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Gluent launch! New production release, new HQ, new website!

I’m happy to announce that the last couple of years of hard work is paying off and the Gluent Offload Engine is production now! After beta testing with our early customers, we are now out of complete stealth mode and are ready talk more about what exactly are we doing :-)

Check out our new website and product & use case info here!

Follow us on Twitter:

We are hiring! Need to fill that new Dallas World HQ ;-) Our distributed teams around the US and in London need more helping hands (and brains!) too.

You’ll be hearing more of us soon :-)

My New Youtube Channel

I have created a new youtube channel – and have uploaded some videos there already! Bookmark & Subscribe here:

More stuff is coming over the next weeks & months :-)

 

NB! If you want to move to the "New World" - offload your data and workloads to Hadoop, without having to re-write your existing applications - check out Gluent. We are making history! ;-)

We are hiring!

Gluent – where I’m a cofounder & CEO – is hiring awesome developers and (big data) infrastructure specialists in US and UK!

We are still in stealth mode, so won’t be detailing publicly what exactly we are doing ;-)

However, it is evident that the modern data platforms (for example Hadoop) with their scalability, affordability-at-scale and freedom to use many different processing engines on open data formats are turning enterprise IT upside down.

The Hybrid World is Coming

Here’s the video of E4 keynote we delivered together with Kerry Osborne a few weeks ago.

It explains what we see is coming, at a high level, from long time Oracle database professionals’ viewpoint and using database terminology (as the E4 audience is all Oracle users like us).

However, this change is not really about Oracle database world, it’s about a much wider shift in enterprise computing: modern Hadoop data lakes and clouds are here to stay. They are already taking over many workloads traditionally executed on in-house RDBMS systems on SAN storage arrays – especially all kinds of reporting and analytics. Oracle is just one of the many vendors affected by all this and they’ve also jumped onto the Hadoop bandwagon.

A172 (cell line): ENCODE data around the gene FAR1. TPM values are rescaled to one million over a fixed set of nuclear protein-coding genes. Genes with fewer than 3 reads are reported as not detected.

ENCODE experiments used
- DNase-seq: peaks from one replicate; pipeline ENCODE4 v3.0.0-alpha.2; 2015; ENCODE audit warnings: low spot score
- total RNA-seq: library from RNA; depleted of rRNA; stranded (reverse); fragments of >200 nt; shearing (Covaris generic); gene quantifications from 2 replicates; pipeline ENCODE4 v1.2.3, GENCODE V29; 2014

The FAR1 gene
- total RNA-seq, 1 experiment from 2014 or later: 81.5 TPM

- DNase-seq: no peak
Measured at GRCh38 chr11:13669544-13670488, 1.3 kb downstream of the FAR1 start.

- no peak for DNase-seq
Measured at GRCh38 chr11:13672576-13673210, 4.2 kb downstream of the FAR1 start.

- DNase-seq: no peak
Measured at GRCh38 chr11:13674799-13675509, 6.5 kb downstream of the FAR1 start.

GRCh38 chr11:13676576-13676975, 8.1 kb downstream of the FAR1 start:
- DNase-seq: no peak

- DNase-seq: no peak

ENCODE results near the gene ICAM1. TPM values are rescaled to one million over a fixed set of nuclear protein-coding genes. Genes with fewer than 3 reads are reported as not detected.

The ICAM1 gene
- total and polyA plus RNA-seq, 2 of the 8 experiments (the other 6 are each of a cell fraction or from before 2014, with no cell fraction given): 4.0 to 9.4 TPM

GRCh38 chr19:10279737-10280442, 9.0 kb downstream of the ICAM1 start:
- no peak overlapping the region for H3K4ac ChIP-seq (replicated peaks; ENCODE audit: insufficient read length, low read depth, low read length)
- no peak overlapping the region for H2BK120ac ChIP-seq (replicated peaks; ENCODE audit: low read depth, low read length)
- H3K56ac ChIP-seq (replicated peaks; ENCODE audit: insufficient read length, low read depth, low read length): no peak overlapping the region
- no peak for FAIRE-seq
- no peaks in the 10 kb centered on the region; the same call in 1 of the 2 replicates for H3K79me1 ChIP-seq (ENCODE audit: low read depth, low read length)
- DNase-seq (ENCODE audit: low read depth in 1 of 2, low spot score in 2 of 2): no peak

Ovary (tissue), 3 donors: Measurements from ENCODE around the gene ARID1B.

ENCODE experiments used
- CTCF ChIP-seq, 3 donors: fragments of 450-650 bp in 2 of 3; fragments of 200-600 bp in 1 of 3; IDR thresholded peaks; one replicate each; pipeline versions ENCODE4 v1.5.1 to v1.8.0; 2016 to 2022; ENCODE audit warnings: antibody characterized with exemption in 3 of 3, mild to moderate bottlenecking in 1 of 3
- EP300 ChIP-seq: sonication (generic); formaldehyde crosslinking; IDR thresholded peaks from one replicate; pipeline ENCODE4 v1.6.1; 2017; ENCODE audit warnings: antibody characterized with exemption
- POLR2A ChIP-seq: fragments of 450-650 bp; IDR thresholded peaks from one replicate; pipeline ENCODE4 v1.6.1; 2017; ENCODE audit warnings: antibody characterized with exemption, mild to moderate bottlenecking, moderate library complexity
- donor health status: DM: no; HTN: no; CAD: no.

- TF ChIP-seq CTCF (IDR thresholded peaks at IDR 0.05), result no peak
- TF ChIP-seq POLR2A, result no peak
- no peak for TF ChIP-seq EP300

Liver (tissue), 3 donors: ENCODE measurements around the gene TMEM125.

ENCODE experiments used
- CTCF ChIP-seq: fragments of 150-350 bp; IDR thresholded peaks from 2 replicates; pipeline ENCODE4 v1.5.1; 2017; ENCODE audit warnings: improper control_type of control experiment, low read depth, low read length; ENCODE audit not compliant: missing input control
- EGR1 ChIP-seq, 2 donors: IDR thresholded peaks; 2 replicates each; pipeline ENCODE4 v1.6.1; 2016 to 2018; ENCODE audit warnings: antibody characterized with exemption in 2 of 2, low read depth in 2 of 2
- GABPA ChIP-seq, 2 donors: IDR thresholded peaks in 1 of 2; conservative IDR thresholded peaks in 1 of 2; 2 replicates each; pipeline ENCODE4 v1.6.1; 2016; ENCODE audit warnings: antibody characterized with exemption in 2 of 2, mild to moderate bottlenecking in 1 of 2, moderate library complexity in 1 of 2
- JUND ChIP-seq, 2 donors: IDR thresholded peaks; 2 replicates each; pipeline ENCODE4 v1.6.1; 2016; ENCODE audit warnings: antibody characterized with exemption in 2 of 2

Old ventures and new adventures

I have some news, two items actually.

First, today (it’s still 18th June in California) is my blog’s 8th anniversary!

I wrote my first blog post, about Advanced Oracle Troubleshooting, exactly 8 years ago, on 18th June 2007 and have written 229 blog posts since. I had started writing and accumulating my TPT script collection a couple of years earlier and now it has over 1000 files in it! And no, I don’t remember what all of them do and even why I had written them. Also I haven’t yet created an index/documentation for all of them (maybe on the 10th anniversary? ;)

Thanks everyone for your support, reading, commenting and the ideas we’ve exchanged over all these years, it’s been awesome to learn something new every single day!

Friday Philosophy – Know Your Audience

There are some things that are critical for businesses that can be hidden or of little concern to those of us doing a technical job. One of those is knowing who your customers are. It is vital to businesses to know who is buying their products or services. Knowing who is not and never will buy their products is also important (don’t target the uninterested) and knowing and who is not currently buying and might is often sold as the key to ever growing market share and profit. But fundamentally, they need to know who the current customers are, so they can be looked after {I know, some businesses are shocking to current customers, never understood that}.

This should also be a concern to me.

Another Great OpenWorld

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Last week I attended Oracle OpenWorld 2014, and it was an outstanding event filled with great people, awesome sessions, and a few outstanding notable experiences.

Is X a Big Data Product?

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Virtually everyone in data space today claims that they are a Big Data vendor and that their products are Big Data products. Of course — if you are not in Big Data then you are legacy. So how do you know whether a product is a Big Data product?

While there might not be fully objective criteria (and mainly because Big Data definition is still in the air and people interpret it as they see fit for their purpose), I think I can provide one good suggestion on how to determine when a certain product is NOT a Big Data product. Of course, it will depend on the definition of Big Data that you believe in. /> id="more-68979">

Using Database In-Memory Column Store with Complex Datatypes (1)

The Oracle database 12.1.0.2 version, with the In-Memory option, isn’t yet released, but a lot of detail is already out there since it’s announcement by...
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Hadoop for Oracle Professionals Article on Oracle Scene

Oracle Scene (the publication of United Kingdom Oracle Users Group) has published my article "Hadoop for Oracle Professionals", where I have attempted, like many others, to demystify the terms such as Hadoop, Map/Reduce and Flume. If you were interested in Big Data and what all comes with understanding it, you might find it useful.

A PDF version of the article can be downloaded here http://www.proligence.com/art/oracle_scene_summ14_hadoop.pdf